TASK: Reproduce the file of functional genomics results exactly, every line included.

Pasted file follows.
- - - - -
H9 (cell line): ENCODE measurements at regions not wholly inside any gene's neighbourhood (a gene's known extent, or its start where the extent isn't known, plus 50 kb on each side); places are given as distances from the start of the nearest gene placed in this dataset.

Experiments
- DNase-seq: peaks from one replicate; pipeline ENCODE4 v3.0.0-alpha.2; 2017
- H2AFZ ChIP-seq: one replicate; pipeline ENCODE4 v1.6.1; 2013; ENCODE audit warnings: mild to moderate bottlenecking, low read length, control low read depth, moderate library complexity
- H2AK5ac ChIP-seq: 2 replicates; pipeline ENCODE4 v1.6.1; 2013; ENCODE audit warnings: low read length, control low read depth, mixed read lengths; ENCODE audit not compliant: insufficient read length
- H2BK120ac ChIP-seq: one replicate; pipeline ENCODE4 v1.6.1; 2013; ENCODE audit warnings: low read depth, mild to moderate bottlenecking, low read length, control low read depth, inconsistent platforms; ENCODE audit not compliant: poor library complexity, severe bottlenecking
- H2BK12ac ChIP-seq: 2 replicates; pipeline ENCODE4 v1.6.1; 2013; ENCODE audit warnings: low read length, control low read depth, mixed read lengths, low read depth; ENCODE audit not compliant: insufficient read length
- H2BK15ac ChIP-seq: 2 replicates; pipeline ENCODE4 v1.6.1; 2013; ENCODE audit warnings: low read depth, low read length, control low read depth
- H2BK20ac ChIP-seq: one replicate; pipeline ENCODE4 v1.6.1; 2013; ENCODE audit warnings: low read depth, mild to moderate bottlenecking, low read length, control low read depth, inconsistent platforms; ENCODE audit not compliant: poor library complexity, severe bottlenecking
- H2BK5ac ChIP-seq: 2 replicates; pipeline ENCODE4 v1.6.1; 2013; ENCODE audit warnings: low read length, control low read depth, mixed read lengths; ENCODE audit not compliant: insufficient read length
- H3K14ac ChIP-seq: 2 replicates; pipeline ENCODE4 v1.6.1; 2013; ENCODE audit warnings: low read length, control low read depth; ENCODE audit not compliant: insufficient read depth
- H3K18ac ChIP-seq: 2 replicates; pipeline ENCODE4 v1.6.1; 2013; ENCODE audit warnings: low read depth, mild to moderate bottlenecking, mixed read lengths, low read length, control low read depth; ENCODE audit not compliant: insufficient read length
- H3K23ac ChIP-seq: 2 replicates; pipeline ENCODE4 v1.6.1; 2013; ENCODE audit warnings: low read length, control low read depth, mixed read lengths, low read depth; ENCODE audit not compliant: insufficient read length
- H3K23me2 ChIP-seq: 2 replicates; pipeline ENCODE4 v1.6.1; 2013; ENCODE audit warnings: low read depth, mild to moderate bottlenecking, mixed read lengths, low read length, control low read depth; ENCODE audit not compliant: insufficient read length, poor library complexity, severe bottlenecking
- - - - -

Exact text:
H9 (cell line): ENCODE measurements at regions not wholly inside any gene's neighbourhood (a gene's known extent, or its start where the extent isn't known, plus 50 kb on each side); places are given as distances from the start of the nearest gene placed in this dataset.

Experiments
- DNase-seq: peaks from one replicate; pipeline ENCODE4 v3.0.0-alpha.2; 2017
- H2AFZ ChIP-seq: one replicate; pipeline ENCODE4 v1.6.1; 2013; ENCODE audit warnings: mild to moderate bottlenecking, low read length, control low read depth, moderate library complexity
- H2AK5ac ChIP-seq: 2 replicates; pipeline ENCODE4 v1.6.1; 2013; ENCODE audit warnings: low read length, control low read depth, mixed read lengths; ENCODE audit not compliant: insufficient read length
- H2BK120ac ChIP-seq: one replicate; pipeline ENCODE4 v1.6.1; 2013; ENCODE audit warnings: low read depth, mild to moderate bottlenecking, low read length, control low read depth, inconsistent platforms; ENCODE audit not compliant: poor library complexity, severe bottlenecking
- H2BK12ac ChIP-seq: 2 replicates; pipeline ENCODE4 v1.6.1; 2013; ENCODE audit warnings: low read length, control low read depth, mixed read lengths, low read depth; ENCODE audit not compliant: insufficient read length
- H2BK15ac ChIP-seq: 2 replicates; pipeline ENCODE4 v1.6.1; 2013; ENCODE audit warnings: low read depth, low read length, control low read depth
- H2BK20ac ChIP-seq: one replicate; pipeline ENCODE4 v1.6.1; 2013; ENCODE audit warnings: low read depth, mild to moderate bottlenecking, low read length, control low read depth, inconsistent platforms; ENCODE audit not compliant: poor library complexity, severe bottlenecking
- H2BK5ac ChIP-seq: 2 replicates; pipeline ENCODE4 v1.6.1; 2013; ENCODE audit warnings: low read length, control low read depth, mixed read lengths; ENCODE audit not compliant: insufficient read length
- H3K14ac ChIP-seq: 2 replicates; pipeline ENCODE4 v1.6.1; 2013; ENCODE audit warnings: low read length, control low read depth; ENCODE audit not compliant: insufficient read depth
- H3K18ac ChIP-seq: 2 replicates; pipeline ENCODE4 v1.6.1; 2013; ENCODE audit warnings: low read depth, mild to moderate bottlenecking, mixed read lengths, low read length, control low read depth; ENCODE audit not compliant: insufficient read length
- H3K23ac ChIP-seq: 2 replicates; pipeline ENCODE4 v1.6.1; 2013; ENCODE audit warnings: low read length, control low read depth, mixed read lengths, low read depth; ENCODE audit not compliant: insufficient read length
- H3K23me2 ChIP-seq: 2 replicates; pipeline ENCODE4 v1.6.1; 2013; ENCODE audit warnings: low read depth, mild to moderate bottlenecking, mixed read lengths, low read length, control low read depth; ENCODE audit not compliant: insufficient read length, poor library complexity, severe bottlenecking